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   403
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   404
  \medskip
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   405
  \begin{tabular}{ll}
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  @{text "\<type> T"} & representing type \\
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   407
  @{text "\<val> init: theory \<rightarrow> T"} & produce initial value \\
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   408
  \end{tabular}
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   409
  \medskip
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   410
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   411
  The @{text "init"} operation is supposed to produce a pure value
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   412
  from the given background theory and should be somehow
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   413
  ``immediate''.  Whenever a proof context is initialized, which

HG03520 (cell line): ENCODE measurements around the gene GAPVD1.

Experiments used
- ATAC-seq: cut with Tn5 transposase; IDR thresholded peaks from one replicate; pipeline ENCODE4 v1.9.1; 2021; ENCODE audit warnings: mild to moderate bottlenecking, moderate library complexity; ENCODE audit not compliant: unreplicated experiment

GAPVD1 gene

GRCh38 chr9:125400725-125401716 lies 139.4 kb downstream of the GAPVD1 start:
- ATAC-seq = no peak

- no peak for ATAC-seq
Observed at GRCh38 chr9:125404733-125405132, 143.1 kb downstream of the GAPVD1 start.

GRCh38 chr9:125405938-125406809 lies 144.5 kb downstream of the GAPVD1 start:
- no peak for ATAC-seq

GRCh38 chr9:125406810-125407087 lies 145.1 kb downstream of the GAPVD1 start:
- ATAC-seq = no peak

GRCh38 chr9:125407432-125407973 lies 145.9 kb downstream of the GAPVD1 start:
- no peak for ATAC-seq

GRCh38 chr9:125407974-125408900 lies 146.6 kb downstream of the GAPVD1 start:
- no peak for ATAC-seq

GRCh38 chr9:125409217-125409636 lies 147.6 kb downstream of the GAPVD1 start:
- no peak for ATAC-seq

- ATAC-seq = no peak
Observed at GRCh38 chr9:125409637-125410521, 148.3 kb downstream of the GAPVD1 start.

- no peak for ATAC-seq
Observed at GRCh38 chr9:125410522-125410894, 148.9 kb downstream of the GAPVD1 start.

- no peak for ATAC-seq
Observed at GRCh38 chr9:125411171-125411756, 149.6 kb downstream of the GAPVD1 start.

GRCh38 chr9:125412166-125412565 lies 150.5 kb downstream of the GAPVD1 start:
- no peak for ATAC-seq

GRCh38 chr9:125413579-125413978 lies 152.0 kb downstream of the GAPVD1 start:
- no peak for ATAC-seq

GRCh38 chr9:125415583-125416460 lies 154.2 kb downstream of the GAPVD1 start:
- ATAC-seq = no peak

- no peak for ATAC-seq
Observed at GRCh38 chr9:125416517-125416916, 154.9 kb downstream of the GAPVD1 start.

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   414
  happens frequently, the the system invokes the @{text "init"}
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   415
  operation of \emph{all} theory data slots ever declared.  This also
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   416
  means that one needs to be economic about the total number of proof
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   417
  data declarations in the system, i.e.\ each ML module should declare
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   418
  at most one, sometimes two data slots for its internal use.
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   419
  Repeated data declarations to simulate a record type should be
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   420
  avoided!
wenzelm@20449
   421
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   422
  \paragraph{Generic data} provides a hybrid interface for both theory
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   423
  and proof data.  The @{text "init"} operation for proof contexts is
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   424
  predefined to select the current data value from the background
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   425